“The information that Ipas shares with human rights treaty monitoring bodies influences the recommendations those bodies make to governments, which can lead to real change,” says Elizabeth Guthrie, Ipas senior advisor for policy and advocacy. “Our work in the field gives us a deep understanding of how restricting access to safe abortion causes harm and violates human rights.”
Highlights from Ipas’s 2019 human rights advocacy work include:
Contributions to treaty monitoring bodies, including the Committee on the Elimination of Discrimination Against Women (CEDAW):
- Ipas advocated for decriminalization of self-managed abortion in CEDAW’s concluding observations and general recommendations. “Although the practice of self-managed abortion is growing and making abortion outside the clinical setting safer, most countries’ laws criminalize it,” says Ipas Senior Legal Advisor Patty Skuster. “We are working with global authorities toward a world where people can self-manage their abortion without threat of arrest or imprisonment.”
- Ipas Mozambique Senior Policy Advisor Julania Langa traveled to Geneva to participate in meetings with CEDAW committee members. As a result, the committee recommended that the State party of Mozambique strengthen efforts to increase health facilities and trained health providers in rural areas and ensure confidential access to safe abortion and postabortion services.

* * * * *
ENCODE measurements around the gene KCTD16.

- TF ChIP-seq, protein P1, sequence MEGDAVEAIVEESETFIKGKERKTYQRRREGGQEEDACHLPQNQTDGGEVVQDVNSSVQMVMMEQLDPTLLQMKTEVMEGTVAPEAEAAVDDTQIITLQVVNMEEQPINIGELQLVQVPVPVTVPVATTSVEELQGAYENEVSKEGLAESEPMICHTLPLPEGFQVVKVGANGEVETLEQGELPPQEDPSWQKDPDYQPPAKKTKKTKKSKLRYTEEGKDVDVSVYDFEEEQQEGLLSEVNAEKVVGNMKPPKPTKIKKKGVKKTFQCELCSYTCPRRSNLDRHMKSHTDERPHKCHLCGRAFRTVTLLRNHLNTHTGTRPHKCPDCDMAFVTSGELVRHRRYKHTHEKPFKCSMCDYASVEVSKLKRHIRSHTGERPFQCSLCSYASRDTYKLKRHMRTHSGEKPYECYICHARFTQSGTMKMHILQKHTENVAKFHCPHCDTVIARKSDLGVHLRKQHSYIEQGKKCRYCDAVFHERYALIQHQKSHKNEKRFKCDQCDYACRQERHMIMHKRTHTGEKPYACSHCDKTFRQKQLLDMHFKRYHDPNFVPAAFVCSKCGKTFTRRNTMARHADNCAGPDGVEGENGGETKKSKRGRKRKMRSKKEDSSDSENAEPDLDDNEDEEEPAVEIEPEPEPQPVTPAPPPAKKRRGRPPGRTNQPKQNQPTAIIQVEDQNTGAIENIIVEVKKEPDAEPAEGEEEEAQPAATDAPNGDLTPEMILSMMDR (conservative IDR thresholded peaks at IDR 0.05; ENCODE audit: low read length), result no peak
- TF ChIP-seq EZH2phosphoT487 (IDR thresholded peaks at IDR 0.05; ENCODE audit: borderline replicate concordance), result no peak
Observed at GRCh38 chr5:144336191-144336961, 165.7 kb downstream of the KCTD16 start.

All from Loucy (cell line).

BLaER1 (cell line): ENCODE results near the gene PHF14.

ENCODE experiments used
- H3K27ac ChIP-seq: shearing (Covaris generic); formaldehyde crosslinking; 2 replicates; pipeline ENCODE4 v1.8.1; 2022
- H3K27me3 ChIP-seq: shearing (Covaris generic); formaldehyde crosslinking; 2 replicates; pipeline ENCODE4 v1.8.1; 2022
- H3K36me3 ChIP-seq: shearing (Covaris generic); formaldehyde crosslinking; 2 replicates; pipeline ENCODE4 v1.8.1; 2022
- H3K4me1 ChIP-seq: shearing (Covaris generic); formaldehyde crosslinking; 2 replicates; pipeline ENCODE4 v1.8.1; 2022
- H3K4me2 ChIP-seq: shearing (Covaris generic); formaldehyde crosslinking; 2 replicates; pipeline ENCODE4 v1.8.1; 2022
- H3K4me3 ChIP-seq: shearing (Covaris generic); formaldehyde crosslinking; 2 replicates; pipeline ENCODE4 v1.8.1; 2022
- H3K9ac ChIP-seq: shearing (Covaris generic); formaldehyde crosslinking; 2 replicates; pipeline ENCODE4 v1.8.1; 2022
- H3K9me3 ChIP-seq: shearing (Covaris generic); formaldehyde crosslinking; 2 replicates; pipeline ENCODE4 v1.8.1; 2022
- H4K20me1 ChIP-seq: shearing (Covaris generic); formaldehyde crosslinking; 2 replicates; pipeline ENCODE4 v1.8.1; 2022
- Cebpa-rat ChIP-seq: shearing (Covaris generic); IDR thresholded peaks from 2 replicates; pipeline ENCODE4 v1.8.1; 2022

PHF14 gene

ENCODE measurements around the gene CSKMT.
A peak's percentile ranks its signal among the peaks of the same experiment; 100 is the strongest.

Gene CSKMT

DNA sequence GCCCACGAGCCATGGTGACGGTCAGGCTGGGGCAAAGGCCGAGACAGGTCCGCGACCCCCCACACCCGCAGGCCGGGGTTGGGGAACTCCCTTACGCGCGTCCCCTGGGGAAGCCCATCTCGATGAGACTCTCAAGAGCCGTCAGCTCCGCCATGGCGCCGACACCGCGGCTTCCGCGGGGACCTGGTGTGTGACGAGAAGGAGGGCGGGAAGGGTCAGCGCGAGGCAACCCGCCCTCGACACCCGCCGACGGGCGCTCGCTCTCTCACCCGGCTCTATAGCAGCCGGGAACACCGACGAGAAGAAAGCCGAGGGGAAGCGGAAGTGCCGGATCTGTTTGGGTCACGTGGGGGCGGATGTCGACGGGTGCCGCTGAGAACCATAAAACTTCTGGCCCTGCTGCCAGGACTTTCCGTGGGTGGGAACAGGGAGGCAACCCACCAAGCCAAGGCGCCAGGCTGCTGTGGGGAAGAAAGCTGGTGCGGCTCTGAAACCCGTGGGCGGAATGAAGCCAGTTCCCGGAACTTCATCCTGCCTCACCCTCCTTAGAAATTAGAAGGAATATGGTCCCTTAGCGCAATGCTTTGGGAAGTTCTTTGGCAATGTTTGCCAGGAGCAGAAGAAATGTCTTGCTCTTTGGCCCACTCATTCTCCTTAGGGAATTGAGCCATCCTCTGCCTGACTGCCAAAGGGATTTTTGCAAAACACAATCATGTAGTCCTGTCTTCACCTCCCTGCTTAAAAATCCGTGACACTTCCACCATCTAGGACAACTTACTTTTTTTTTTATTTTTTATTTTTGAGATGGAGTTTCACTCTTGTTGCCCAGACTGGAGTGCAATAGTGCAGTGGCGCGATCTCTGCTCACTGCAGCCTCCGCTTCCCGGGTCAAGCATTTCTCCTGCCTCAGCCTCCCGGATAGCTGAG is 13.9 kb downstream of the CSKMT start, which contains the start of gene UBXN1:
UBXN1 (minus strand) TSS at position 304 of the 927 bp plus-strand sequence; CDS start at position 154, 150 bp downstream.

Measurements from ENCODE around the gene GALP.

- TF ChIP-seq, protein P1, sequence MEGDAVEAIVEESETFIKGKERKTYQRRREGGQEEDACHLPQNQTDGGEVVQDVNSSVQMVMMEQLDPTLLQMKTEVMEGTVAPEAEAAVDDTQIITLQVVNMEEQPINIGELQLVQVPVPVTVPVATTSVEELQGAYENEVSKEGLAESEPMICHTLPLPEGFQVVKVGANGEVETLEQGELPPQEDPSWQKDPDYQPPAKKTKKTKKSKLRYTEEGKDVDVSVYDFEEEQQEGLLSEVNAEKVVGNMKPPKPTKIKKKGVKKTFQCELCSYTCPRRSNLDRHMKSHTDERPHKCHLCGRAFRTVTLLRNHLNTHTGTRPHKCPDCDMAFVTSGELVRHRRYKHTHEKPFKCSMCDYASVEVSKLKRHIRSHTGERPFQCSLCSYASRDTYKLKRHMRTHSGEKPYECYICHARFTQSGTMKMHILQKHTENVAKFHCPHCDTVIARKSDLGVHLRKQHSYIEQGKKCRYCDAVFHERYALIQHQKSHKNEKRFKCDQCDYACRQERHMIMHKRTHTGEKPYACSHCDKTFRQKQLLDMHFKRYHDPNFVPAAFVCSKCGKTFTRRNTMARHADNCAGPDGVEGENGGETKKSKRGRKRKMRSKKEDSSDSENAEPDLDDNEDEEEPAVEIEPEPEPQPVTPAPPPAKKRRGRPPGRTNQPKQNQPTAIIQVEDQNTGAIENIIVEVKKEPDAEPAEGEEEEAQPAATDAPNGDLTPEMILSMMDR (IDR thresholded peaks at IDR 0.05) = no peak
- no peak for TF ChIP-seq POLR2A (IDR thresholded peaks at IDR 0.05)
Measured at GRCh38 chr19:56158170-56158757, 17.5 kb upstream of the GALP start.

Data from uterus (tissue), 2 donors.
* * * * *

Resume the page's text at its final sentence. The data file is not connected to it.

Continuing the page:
- Ipas DRC sponsored a Congolese advocate to represent civil society at CEDAW along with Ipas Senior Policy Advisor Jeanne Hefez. After the meeting, CEDAW recommended decriminalizing abortion—in line with the Maputo Protocol—and ensuring women and girls have access to accurate sexual and reproductive health and rights information.
Inputs to obstetric violence report
Ipas submitted inputs to a report on obstetric violence by the Special Rapporteur on Violence Against Women, Dubravka Šimonović. The report urged states to repeal laws which criminalize abortion in all circumstances and abolish mandatory authorizations (from husbands, relatives or others) for women seeking reproductive health services.
Ipas Senior Policy and Advocacy Advisor Bia Galli says, “This report is a significant step for our advocacy work to improve women’s and girls’ access to safe abortion care inside and outside health facilities according to global human rights standards. In the field of abortion access and rights, institutional violence has always existed across a spectrum and especially targets marginalized women and girls seeking abortion care.”
Shadow letters shed light on human rights violations and can help inform discussions between human rights bodies and governments. In 2019, Ipas submitted shadow letters to inform the Human Rights Committee’s review of Mexico, the Committee Against Torture’s review of Mexico and CEDAW’s review of Mozambique.
Through our work with global human rights bodies, Ipas has continued to push governments to expand access to abortion through pressure generated during human rights reporting processes. Ipas in-country teams often rely on human rights standards to advocate for reforming restrictive abortion laws and removing barriers to safe abortion care in national-level laws and policies.
“In 2020 and beyond, we will continue engaging with treaty monitoring bodies to bring violations to light and to hold governments accountable to their legal obligations to respect, protect, and fulfill human rights,” says Guthrie.
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